I started blogging reluctantly several months before my album released. It was something I didn’t want to do, but a respected friend was adamant that I should. So I did it. He had suggested I write all about what I was doing. That idea bored the shit out of me. After a few experiments figuring out what to blog about I settled on a combination of reviews and my own experiences. I didn’t want to do anything that I didn’t think I could do well. Ill never forget the first few comments I got with the earliest blog experiments. “You’re an idiot” by: Anonymous, and “You just squandered all the legitimacy you earned with that Sunrizer Synth review, by spreading that (something about a new iPad release date) rumor” or something like that, from “Robert”. I guess I made a comment that really pissed off a couple folks? I did not want to make people angry, so I made it a point to not write reviews of anything I didn’t like or know about. Keep it positive, and waste no time with the negative, seems to be the best philosophy.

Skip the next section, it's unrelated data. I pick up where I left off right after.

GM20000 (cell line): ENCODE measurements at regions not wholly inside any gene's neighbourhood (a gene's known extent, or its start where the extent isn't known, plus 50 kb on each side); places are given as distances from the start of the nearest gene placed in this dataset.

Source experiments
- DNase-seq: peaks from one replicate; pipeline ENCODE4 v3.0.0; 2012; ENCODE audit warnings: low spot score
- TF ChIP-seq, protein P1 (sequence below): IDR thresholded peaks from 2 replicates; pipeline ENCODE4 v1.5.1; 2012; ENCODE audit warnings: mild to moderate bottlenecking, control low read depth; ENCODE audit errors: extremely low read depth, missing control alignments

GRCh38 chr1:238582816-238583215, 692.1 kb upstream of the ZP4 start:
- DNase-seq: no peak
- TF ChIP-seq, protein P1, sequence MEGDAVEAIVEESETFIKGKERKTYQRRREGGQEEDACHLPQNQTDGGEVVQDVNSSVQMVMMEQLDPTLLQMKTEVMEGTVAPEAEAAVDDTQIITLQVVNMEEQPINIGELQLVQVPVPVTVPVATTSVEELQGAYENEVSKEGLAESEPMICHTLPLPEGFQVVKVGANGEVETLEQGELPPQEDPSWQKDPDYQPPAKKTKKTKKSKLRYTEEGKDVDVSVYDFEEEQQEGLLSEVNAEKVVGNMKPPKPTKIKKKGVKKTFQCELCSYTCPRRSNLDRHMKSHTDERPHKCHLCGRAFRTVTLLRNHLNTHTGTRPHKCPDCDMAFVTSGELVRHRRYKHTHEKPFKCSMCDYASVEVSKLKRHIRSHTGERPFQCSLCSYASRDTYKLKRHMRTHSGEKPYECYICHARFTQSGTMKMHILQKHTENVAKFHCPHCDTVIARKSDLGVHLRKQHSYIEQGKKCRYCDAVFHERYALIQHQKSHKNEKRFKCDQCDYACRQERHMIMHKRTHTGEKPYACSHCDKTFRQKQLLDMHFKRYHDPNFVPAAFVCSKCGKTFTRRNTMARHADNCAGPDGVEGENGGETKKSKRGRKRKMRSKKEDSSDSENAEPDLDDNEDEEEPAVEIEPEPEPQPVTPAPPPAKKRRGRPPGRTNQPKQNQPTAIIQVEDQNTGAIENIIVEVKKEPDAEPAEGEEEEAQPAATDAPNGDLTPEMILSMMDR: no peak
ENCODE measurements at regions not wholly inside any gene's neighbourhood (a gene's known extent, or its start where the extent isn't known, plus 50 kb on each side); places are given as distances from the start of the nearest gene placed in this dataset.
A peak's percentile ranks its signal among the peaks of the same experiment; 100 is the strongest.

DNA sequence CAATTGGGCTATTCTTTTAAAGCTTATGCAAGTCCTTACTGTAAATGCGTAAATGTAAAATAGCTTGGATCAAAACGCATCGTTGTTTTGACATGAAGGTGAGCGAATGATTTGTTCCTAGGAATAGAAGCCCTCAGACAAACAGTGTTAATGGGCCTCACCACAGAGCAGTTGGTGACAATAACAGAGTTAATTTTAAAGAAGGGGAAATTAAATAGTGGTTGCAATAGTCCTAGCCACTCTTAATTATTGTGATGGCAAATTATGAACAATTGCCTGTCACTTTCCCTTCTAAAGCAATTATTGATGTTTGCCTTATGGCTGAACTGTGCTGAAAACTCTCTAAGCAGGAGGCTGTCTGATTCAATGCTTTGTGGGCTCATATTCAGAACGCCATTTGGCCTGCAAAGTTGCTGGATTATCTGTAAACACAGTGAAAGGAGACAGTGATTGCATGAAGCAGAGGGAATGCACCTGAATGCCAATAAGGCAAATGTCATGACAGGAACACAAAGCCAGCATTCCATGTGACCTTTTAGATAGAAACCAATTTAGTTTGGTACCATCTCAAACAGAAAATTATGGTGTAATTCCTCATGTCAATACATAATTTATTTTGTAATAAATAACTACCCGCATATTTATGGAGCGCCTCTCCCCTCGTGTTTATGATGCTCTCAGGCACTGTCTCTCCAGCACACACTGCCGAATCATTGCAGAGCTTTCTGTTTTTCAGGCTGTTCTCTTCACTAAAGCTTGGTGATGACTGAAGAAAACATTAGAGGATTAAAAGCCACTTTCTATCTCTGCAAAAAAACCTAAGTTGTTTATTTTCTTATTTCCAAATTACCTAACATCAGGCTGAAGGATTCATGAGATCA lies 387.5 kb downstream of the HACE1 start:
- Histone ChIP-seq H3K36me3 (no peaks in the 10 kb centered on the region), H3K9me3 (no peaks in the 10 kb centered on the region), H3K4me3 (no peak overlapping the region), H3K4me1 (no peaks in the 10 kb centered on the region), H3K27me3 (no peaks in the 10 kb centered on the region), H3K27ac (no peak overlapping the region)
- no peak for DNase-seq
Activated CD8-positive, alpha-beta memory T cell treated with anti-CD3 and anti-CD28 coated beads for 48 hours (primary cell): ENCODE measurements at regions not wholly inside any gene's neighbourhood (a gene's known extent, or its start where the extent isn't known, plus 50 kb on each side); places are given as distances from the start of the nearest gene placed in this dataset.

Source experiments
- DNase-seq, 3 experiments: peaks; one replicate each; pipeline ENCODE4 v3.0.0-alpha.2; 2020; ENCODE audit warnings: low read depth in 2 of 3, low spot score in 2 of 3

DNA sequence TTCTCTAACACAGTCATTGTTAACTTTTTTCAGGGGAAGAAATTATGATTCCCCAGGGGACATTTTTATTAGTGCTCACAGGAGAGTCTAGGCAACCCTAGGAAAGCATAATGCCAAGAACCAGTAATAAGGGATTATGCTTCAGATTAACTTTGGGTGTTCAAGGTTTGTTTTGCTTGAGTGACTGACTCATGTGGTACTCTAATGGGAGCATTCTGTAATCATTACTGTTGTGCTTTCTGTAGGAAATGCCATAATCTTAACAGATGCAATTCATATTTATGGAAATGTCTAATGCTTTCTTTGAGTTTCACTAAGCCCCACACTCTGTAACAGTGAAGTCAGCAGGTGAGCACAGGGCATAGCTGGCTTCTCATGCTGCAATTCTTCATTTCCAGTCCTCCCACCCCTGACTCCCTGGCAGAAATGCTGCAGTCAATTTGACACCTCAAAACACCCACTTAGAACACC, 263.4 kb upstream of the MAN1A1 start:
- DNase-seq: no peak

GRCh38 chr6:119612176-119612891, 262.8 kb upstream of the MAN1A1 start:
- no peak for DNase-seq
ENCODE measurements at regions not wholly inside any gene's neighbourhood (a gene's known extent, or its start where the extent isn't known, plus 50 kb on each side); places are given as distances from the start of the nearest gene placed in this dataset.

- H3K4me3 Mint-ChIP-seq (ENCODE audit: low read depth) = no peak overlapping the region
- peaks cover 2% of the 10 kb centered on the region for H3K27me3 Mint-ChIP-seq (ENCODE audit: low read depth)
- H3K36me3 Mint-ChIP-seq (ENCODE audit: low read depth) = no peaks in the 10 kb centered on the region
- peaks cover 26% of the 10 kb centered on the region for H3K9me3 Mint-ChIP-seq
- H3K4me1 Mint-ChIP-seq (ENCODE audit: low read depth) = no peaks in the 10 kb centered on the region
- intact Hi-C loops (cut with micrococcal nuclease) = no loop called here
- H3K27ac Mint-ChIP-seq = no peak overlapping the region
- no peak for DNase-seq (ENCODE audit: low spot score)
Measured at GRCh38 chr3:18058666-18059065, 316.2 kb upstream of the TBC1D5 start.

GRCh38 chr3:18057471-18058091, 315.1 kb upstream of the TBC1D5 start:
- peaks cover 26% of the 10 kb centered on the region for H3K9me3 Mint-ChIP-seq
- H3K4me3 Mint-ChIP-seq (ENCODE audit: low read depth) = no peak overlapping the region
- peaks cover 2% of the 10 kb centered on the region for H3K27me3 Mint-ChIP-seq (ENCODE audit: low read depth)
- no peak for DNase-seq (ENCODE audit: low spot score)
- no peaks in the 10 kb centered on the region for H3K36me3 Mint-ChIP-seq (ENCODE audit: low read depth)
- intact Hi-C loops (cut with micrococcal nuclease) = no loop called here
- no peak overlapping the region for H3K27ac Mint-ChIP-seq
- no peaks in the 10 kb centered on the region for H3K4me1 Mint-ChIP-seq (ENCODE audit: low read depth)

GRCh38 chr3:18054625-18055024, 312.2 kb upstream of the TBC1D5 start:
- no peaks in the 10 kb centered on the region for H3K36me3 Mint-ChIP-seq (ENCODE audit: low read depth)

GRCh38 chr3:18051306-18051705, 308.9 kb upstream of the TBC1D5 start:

While I was finishing up “Technopolis Lost” there was a flurry of new, increasingly powerful and capable music apps being released. Additionally I was discovering existing apps like MoDrum, while new ones like, Garage Band Mobile, Sunrizer, and Addictive Synth came out, raising the bar. They just kept coming or being discovered, constantly changing things for me. Apps were changing my life as much as they were changing music production. Garage Band Mobile excited me right away, but that excitement soon faded when I found it couldn’t do much for me. Too many limitations and initially no ACP. It was inefficient, and I gave up on it.